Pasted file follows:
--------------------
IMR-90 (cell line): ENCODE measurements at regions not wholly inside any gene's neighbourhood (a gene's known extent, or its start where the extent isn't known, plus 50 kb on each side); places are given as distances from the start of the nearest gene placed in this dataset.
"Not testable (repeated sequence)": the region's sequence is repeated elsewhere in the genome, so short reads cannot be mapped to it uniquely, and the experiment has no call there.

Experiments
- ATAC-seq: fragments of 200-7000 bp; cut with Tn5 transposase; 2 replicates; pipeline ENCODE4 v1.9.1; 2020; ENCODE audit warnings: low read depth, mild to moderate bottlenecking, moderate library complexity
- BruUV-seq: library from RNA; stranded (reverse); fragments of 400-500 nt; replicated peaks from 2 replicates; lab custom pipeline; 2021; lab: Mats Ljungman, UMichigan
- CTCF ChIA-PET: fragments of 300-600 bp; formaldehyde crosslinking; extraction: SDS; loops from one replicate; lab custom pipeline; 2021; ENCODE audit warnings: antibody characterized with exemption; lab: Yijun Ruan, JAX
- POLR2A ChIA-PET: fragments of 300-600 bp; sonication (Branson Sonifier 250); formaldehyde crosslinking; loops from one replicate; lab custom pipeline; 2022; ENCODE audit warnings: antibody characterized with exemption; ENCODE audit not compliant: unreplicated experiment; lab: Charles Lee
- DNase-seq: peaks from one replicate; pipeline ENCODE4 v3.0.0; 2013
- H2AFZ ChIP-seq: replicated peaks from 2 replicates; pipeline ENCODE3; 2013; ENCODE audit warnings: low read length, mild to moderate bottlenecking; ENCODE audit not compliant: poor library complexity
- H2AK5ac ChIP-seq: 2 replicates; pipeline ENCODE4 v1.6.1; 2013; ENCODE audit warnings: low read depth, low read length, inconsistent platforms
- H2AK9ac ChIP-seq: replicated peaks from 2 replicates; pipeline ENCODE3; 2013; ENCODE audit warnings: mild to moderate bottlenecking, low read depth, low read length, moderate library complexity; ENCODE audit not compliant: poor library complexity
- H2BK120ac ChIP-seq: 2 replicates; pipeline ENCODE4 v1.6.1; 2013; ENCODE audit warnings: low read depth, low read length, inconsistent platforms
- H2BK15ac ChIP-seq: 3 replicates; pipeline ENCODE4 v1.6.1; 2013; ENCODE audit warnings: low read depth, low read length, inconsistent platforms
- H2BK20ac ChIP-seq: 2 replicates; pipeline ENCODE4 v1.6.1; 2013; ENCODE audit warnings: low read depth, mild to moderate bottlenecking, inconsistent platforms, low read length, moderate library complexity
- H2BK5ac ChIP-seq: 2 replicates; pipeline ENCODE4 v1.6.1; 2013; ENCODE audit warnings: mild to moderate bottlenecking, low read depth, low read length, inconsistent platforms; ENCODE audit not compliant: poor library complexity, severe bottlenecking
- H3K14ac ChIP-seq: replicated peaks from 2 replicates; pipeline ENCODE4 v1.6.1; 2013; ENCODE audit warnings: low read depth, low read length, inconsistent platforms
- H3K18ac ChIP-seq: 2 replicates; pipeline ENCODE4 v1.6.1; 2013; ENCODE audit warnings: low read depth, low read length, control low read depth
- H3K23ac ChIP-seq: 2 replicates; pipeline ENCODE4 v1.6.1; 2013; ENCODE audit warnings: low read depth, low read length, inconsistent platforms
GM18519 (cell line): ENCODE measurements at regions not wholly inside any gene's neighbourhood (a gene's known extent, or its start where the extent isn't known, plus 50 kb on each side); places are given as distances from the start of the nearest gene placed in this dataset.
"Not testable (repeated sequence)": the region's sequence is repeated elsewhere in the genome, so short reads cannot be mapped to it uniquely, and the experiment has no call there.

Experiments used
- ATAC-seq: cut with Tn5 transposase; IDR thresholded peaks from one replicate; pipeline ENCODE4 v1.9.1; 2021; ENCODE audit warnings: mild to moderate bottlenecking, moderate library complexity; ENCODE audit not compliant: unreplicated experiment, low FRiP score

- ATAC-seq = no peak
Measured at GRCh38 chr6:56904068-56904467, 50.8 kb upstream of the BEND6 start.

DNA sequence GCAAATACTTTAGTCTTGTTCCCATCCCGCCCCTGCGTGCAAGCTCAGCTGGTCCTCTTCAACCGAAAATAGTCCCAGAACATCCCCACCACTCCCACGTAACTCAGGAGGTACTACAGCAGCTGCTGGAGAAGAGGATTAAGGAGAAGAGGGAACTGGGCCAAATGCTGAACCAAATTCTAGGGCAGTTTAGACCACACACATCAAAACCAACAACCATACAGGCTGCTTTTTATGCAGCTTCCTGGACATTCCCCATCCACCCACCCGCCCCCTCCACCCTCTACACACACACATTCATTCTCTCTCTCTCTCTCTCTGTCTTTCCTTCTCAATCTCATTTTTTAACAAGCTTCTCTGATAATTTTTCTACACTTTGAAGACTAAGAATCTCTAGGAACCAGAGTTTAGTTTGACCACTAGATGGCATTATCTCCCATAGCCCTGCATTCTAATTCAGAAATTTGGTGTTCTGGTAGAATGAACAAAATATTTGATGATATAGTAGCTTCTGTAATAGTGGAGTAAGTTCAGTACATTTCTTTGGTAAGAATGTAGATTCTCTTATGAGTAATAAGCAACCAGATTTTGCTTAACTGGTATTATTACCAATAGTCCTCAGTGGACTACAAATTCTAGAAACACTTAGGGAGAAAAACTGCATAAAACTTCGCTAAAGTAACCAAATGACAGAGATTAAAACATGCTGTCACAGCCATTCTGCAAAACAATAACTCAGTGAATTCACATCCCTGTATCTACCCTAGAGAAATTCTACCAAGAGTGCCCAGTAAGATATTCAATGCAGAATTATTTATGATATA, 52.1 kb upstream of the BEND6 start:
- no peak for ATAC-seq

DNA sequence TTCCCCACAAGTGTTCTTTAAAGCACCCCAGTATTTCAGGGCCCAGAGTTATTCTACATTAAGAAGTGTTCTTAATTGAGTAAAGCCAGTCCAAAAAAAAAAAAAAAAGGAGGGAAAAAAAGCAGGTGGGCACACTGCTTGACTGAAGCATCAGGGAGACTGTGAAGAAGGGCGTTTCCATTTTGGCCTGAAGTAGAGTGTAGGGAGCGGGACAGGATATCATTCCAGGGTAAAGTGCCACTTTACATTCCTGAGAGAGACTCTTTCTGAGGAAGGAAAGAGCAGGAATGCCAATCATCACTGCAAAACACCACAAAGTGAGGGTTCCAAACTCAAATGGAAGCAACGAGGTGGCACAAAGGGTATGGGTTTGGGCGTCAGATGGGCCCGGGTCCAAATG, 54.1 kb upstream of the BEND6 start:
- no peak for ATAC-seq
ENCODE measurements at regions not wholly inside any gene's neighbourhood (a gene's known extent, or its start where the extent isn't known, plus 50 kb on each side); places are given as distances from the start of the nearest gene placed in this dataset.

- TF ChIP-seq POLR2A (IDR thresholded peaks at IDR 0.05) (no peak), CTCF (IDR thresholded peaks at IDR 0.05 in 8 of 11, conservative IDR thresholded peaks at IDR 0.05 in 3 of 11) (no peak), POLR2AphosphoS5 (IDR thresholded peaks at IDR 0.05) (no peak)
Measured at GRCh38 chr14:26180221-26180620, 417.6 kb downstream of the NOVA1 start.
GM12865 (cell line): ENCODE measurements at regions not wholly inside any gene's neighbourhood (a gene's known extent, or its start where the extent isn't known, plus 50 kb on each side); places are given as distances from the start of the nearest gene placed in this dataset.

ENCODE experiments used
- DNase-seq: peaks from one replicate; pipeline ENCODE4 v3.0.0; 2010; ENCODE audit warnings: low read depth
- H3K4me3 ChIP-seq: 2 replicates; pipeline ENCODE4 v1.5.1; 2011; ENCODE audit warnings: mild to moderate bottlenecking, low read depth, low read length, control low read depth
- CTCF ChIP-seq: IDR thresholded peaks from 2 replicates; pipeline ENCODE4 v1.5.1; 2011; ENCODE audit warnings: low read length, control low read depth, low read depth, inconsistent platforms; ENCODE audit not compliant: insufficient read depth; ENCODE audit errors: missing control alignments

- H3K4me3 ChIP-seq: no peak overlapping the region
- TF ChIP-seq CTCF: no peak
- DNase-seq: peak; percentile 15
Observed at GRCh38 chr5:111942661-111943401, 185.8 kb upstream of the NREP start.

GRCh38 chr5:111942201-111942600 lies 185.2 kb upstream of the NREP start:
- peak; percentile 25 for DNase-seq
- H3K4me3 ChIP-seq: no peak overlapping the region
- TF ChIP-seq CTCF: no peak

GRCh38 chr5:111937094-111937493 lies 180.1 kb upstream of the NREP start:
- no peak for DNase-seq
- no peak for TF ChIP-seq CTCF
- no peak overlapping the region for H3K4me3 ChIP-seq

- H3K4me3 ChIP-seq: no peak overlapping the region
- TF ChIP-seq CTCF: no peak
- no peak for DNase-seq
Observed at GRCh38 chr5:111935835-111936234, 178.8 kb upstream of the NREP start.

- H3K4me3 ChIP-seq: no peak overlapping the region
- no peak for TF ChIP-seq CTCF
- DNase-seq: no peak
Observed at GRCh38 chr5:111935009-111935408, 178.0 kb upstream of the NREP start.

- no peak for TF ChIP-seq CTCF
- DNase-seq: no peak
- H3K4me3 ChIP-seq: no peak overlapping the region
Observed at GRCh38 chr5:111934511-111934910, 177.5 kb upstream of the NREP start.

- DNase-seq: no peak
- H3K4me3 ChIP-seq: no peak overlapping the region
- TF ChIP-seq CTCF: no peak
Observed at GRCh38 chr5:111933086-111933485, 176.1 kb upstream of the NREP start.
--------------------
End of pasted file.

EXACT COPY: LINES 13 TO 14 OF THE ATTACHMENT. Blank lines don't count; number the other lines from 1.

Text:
- H2BK15ac ChIP-seq: 3 replicates; pipeline ENCODE4 v1.6.1; 2013; ENCODE audit warnings: low read depth, low read length, inconsistent platforms
- H2BK20ac ChIP-seq: 2 replicates; pipeline ENCODE4 v1.6.1; 2013; ENCODE audit warnings: low read depth, mild to moderate bottlenecking, inconsistent platforms, low read length, moderate library complexity